Carbon build up

Tiny
SYNCRAIT
  • MEMBER
  • GMC
What is the best thing to use to clean up the carbon build up on the piston heads and the head itself
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Friday, May 12th, 2006 AT 9:46 AM

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Tiny
LOSONE
  • MEMBER
For us to be able to assist you, it is absolutely necessary for you to include the make, model, year and mileage of your car and tranny.

With modern fuels and automotive computer systems there is very little carbon build up unless you have 200K plus on the engine. NOT a good idea to remove it.

If you must, have a professional fuel injector cleaning and that will remove all that is needed.
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Friday, May 12th, 2006 AT 1:13 PM
Tiny
SYNCRAIT
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Its a 1994 S-10 139k and so far I just have been using brake cleaner and a clean towel and have gotten enough off to satisfy, is doing this going to screw up the compression or something horrible?
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Friday, May 12th, 2006 AT 1:54 PM
Tiny
LOSONE
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Anytime you add something to the engine combustion thats no supposed to be there causes O2 sensor problems. Good luck
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Friday, May 12th, 2006 AT 2:25 PM
Tiny
SYNCRAIT
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I havent added anything I have the head off the engine and im removing the carbon. Or are you talking a bout the remnants it may leave behind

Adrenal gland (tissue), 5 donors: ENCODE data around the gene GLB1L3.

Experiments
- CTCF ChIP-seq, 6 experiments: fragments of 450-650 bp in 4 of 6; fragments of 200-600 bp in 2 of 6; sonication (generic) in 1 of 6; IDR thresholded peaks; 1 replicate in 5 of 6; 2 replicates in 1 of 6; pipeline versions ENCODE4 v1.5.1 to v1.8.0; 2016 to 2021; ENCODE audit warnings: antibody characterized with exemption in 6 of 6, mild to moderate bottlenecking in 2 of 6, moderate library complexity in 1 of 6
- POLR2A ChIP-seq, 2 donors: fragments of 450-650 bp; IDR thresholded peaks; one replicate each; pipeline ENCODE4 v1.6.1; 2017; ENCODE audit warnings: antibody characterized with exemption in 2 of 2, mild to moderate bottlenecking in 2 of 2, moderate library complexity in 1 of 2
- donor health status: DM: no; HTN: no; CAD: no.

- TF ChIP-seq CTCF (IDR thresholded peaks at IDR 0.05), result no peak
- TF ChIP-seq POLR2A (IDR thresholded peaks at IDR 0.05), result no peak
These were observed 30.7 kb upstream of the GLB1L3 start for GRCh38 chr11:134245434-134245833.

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Friday, May 12th, 2006 AT 2:47 PM
Tiny
CAVALIER
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I think he means any brake cleaner that might be left behind. Including the fumes.
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Friday, May 12th, 2006 AT 3:12 PM
Tiny
LOSONE
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Sorry, I misunderstood. The rule of thumb is to dry clean and scrape carbon for the piston tops. You don't want any liquid that may dissolve carbon and let it get on your compression rings and cylinder walls. If you have--try and clean the cylinders with a clean soft cloth.

Cleaning heads you can use anything that works as long as it is clean when you are ready to assemble the engine. In machine shops they remove the valves and vat boil the head.

If the head is aluminum, be very careful not to scratch the machined surface or use sand paper as you might damage the block contact surface.

Are you doing a valve job or just replacing a head gasket? Good luck
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Friday, May 12th, 2006 AT 5:03 PM
Tiny
SYNCRAIT
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Not sure whats your suggestion. Im getting the head machined. Do I need to take the valves out for him to do so. Yes it is an alunimum head.
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Friday, May 12th, 2006 AT 5:08 PM
Tiny
LOSONE
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Not unless you feel you have a valve problem. They can surface the head without touching the valves. You are doing the right thing getting the head machined. They often warp especially if you had a head gasket issue
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Friday, May 12th, 2006 AT 5:31 PM
Tiny
SYNCRAIT
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Well I do have a question. On one of the valves there seems to be excessive buildup if I have them clean that one up am I just better off getting them all done, or am I just looking for trouble trying to take it all apart.
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Friday, May 12th, 2006 AT 5:33 PM
Tiny
LOSONE
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You can let them do a valve job. That will replece your valve guide seals which are prone to go bad after an over heating event. It's a good time to do it so the head will be worry free. Ask them to also check for cracks.
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Friday, May 12th, 2006 AT 6:12 PM

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